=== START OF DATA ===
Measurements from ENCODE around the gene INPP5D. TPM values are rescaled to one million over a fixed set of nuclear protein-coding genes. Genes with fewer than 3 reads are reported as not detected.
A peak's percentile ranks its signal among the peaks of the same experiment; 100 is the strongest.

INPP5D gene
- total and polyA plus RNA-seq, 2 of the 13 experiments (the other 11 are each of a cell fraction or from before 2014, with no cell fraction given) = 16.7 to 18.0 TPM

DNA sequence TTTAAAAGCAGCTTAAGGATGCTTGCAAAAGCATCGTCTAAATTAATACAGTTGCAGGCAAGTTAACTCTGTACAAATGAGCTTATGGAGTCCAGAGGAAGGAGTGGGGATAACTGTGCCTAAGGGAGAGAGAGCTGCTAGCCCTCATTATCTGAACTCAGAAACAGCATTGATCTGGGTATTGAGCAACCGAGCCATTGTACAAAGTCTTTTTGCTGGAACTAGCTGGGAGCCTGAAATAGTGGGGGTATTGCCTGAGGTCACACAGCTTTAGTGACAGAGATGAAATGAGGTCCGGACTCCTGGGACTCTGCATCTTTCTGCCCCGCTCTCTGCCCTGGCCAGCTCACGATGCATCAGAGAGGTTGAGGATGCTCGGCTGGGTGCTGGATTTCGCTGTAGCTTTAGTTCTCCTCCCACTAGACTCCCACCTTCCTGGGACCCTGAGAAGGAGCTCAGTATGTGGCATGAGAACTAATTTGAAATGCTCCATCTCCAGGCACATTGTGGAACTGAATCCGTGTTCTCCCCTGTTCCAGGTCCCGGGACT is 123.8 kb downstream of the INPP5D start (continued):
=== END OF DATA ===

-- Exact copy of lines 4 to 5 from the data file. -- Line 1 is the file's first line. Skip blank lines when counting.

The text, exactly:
- total and polyA plus RNA-seq, 2 of the 13 experiments (the other 11 are each of a cell fraction or from before 2014, with no cell fraction given) = 16.7 to 18.0 TPM

DNA sequence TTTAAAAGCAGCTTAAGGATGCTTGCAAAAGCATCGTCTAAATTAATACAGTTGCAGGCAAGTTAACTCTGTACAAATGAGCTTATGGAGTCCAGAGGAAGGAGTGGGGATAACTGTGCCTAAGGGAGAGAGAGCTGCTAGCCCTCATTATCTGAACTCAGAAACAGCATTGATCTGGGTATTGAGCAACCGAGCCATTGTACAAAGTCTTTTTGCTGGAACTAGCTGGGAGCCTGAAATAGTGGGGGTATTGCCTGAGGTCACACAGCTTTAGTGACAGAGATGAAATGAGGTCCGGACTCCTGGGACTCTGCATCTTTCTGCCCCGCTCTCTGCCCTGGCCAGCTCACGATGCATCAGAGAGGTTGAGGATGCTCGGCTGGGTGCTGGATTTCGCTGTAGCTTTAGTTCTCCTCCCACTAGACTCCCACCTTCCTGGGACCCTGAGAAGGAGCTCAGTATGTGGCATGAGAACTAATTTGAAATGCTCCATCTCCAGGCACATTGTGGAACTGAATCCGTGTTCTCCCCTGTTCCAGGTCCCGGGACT is 123.8 kb downstream of the INPP5D start (continued):